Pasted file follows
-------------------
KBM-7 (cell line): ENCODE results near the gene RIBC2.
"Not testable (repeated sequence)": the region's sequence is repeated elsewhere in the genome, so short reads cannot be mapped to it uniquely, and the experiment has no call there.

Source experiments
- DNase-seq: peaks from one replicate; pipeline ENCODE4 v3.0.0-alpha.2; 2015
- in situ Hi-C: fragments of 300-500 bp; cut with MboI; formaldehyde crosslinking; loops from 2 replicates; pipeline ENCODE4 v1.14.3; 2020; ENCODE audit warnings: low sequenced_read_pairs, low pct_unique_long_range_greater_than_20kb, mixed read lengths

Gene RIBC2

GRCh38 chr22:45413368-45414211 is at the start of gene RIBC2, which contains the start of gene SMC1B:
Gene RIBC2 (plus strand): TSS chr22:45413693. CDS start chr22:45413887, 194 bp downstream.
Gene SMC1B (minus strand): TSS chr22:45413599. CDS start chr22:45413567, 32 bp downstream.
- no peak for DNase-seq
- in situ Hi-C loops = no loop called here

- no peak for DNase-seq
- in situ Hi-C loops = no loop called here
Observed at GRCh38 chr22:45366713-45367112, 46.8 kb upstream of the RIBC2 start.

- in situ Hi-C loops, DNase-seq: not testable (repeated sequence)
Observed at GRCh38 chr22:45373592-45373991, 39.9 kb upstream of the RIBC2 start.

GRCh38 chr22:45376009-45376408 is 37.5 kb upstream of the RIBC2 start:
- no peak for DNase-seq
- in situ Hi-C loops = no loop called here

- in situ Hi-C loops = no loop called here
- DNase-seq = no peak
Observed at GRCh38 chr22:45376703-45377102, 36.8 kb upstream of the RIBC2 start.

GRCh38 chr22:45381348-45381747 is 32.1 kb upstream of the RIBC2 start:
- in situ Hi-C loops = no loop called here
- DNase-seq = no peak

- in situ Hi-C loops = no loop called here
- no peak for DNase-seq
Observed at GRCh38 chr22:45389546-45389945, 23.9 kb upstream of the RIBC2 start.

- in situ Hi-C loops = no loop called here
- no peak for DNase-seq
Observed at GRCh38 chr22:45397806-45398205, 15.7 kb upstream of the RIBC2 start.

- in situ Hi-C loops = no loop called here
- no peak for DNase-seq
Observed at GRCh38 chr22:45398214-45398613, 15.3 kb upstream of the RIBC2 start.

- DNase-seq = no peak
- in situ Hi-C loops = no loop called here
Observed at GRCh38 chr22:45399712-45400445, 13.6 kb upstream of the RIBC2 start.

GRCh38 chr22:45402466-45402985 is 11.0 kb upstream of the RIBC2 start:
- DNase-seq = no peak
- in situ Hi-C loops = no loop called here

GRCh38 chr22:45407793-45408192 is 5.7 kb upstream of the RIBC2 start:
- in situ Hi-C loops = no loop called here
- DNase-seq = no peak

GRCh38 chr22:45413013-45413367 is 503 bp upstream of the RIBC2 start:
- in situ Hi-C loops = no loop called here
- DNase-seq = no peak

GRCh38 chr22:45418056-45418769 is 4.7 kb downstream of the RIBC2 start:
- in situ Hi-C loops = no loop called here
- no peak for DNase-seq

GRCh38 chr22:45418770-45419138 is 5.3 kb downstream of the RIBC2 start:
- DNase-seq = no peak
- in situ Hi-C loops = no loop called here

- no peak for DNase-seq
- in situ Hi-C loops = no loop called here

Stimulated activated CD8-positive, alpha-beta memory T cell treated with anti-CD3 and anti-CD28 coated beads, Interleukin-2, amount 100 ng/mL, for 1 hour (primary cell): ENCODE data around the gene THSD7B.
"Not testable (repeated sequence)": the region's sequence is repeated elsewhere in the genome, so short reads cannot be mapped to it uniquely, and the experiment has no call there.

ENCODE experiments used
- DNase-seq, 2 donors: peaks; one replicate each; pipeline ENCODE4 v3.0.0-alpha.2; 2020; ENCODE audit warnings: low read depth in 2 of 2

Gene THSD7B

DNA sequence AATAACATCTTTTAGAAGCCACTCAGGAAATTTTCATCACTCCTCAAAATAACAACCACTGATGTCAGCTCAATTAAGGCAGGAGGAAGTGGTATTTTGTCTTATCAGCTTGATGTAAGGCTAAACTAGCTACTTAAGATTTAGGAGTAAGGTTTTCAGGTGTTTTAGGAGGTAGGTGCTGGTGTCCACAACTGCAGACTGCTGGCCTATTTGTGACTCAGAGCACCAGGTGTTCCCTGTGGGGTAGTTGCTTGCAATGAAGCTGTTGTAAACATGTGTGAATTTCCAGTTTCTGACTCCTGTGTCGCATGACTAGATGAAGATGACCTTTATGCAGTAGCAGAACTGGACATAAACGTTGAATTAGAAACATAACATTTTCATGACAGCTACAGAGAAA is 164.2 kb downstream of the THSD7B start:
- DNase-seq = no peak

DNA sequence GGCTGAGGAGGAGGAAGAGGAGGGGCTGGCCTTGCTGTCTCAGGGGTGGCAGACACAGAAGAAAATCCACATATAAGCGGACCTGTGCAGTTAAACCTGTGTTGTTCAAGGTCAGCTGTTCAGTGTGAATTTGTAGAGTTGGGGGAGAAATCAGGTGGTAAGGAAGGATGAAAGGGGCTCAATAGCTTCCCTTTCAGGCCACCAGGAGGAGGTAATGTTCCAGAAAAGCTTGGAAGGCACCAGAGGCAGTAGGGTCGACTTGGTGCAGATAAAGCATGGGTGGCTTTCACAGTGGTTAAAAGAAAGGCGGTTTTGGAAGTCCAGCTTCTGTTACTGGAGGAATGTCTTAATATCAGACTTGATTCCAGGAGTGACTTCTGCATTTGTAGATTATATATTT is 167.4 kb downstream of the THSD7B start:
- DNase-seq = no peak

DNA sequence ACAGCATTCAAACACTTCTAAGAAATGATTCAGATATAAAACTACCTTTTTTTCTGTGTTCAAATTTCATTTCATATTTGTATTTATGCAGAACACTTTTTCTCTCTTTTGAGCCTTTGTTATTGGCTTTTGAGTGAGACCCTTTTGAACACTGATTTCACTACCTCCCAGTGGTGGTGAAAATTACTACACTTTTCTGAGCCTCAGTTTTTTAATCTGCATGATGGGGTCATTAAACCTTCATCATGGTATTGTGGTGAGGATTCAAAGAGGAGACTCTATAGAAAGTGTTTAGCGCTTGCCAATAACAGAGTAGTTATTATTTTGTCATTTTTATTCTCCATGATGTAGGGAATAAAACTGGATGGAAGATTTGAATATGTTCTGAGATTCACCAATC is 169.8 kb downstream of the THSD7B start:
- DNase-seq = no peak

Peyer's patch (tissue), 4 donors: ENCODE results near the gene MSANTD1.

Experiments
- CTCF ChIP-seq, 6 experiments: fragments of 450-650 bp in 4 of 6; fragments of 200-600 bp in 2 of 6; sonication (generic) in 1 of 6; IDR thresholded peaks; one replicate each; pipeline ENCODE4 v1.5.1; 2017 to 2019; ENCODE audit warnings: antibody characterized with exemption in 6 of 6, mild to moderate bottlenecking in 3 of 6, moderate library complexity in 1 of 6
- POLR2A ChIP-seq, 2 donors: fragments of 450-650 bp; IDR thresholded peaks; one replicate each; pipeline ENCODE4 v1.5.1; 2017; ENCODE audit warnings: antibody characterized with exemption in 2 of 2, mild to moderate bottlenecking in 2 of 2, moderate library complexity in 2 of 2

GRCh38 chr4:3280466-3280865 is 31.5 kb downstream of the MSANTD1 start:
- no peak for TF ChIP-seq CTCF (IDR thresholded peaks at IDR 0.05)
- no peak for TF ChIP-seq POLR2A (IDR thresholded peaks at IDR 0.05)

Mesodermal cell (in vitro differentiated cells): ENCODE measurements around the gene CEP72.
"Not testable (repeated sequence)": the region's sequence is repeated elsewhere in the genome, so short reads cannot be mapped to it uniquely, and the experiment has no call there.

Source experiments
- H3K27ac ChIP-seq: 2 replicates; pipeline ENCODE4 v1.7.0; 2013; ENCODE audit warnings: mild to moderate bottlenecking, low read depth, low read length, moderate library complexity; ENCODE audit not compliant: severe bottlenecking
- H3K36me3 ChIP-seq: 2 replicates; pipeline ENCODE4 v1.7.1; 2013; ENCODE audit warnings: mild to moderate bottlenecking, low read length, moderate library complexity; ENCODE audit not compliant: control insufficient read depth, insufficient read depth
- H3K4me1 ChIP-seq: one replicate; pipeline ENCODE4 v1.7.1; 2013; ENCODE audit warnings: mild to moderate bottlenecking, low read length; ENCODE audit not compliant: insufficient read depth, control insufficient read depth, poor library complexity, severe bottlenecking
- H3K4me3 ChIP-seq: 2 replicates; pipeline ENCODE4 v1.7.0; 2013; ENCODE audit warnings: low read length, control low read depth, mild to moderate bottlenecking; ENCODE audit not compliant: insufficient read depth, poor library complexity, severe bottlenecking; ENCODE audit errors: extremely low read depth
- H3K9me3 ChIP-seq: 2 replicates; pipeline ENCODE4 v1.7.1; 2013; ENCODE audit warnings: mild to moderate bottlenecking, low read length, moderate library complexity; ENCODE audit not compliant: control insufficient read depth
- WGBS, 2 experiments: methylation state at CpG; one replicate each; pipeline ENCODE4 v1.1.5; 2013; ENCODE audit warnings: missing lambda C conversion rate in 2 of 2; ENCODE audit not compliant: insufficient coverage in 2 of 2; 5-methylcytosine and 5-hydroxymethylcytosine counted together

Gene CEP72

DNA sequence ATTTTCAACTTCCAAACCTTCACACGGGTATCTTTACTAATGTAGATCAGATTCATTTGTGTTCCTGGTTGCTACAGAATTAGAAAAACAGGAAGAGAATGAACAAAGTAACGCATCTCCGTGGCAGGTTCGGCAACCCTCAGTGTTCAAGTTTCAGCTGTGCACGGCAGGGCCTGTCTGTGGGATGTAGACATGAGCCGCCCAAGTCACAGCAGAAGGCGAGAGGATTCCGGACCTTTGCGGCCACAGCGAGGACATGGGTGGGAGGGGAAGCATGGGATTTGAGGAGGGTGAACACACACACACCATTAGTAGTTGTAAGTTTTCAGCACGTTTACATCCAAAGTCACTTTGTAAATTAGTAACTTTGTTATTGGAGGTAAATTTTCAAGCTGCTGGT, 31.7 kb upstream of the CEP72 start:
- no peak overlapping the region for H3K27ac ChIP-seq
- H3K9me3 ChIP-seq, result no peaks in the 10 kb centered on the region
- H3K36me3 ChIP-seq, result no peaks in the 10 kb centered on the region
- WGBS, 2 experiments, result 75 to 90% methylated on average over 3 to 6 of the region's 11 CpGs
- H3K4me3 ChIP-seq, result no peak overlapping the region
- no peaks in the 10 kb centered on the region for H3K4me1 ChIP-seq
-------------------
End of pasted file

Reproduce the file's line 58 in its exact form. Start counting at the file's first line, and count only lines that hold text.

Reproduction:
- DNase-seq, 2 donors: peaks; one replicate each; pipeline ENCODE4 v3.0.0-alpha.2; 2020; ENCODE audit warnings: low read depth in 2 of 2